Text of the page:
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MacX is a display server implementation supporting the X11 display server protocol that ran on System 7, Mac OS 8, and Mac OS 9. It also ran under A/UX. Prior to X11R4 and the introduction of the PowerPC-based Power Macintosh, this server was developed internally by Apple Inc. for the Motorola 68000 based Macintoshes. MacX was initially developed within the Networking and Communications organization as one component of the Apple DEC Alliance suite of products, but later was moved to Apple's A/UX group since X11 was (and is) an important part of UNIX user interfaces. Versions supporting X11R4 and X11R5 were developed for Apple by a small team of engineers at AGE Logic, Inc., a San Diego, California company. AGE also OEMed the MacX software under the trade name XoftWare for Macintosh. Apple provided early versions of the Power Macintosh to AGE Logic, and the result was a binary that supported both the Power Macintosh as well as earlier, 68000-based systems.

AGE Logic was later acquired by a Silicon Valley company named NetManage in the mid-1990s. NetManage was headquartered directly across the street from Apple in Cupertino, California. XoftWare for Macintosh was merged into NetManage's product offering for the Macintosh, which included a wide variety of standalone Internet desktop applications (e.g., telnet, archie search engine, gopher protocol, FTP), along with various software titles, mainly terminal emulators that were acquired by AGE Logic when it purchased Pacer Software earlier in the decade.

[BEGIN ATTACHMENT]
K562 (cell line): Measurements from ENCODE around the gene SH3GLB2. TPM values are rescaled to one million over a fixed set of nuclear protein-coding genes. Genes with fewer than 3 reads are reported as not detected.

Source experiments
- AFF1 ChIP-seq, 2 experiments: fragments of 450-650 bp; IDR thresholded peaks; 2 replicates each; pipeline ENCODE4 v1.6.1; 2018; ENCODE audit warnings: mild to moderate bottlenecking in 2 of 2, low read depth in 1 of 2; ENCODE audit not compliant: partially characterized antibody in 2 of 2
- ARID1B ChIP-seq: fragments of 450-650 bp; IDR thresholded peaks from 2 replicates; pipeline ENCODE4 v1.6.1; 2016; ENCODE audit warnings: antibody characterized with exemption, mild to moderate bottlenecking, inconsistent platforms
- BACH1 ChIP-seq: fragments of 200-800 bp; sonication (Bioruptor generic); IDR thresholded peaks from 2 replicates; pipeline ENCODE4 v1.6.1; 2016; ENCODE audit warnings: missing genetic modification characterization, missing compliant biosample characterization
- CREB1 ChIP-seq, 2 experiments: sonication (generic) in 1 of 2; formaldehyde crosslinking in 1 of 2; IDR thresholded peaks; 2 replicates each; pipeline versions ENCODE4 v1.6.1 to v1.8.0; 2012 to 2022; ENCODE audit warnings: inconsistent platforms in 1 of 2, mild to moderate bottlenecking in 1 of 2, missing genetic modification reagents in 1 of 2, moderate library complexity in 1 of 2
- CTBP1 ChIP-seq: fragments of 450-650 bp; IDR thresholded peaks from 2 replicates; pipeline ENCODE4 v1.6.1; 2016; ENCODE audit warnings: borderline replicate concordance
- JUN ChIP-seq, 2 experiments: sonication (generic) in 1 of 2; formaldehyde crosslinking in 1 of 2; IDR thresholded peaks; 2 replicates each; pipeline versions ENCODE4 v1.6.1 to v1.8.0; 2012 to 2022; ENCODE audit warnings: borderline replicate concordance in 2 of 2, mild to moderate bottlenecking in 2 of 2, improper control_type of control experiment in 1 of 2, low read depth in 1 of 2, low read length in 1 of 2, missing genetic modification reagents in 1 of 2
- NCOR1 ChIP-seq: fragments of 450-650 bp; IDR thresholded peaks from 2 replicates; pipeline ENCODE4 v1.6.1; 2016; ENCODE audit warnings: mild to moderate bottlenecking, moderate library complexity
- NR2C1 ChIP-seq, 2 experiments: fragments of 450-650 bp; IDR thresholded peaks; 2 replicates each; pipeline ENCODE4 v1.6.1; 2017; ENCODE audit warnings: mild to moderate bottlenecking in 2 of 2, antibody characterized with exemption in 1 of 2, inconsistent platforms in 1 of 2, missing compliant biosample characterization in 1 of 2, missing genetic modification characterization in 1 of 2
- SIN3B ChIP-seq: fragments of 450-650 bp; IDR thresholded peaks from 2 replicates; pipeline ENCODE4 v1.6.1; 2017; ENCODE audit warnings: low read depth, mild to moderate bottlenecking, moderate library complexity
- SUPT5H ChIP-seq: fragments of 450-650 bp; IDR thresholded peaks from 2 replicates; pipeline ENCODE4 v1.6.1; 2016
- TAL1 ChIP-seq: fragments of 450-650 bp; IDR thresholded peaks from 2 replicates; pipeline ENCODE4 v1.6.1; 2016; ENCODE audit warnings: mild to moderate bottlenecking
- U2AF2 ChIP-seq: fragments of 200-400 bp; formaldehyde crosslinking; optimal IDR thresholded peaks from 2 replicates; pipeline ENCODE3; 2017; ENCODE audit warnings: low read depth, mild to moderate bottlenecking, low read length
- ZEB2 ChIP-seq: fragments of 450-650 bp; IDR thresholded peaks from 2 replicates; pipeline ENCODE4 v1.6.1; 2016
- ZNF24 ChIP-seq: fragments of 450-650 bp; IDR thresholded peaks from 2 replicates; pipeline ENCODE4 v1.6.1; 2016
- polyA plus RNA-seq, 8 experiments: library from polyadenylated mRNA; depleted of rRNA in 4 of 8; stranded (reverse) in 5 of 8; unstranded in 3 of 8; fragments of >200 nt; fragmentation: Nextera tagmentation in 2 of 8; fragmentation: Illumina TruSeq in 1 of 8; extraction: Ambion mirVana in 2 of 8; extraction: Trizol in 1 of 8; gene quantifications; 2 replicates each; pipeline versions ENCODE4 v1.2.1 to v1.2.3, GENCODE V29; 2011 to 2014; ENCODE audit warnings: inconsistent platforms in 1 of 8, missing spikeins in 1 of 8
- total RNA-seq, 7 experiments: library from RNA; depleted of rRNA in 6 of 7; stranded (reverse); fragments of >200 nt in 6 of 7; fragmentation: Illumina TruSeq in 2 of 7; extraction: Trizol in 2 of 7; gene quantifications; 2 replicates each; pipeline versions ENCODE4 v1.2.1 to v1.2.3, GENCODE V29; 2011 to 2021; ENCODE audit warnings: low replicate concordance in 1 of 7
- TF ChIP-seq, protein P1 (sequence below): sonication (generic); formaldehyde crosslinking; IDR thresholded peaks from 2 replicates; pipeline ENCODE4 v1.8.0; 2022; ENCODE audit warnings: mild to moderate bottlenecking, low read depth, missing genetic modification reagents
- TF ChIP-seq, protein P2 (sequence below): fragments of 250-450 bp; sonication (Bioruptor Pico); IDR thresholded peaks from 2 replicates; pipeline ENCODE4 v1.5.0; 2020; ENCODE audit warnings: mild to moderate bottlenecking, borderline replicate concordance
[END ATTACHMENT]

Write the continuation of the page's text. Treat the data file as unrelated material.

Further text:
By 1998, Apple had discontinued MacX as it transitioned from traditional Mac OS to the Unix-like Mac OS X, which had ample support for X11 (earlier versions of Mac OS X did not directly support X11, but as of Mac OS X v10.3, has been made available directly from Apple). NetManage disbanded its Macintosh group earlier, around 1996, and as a result, discontinued support of XoftWare for Macintosh.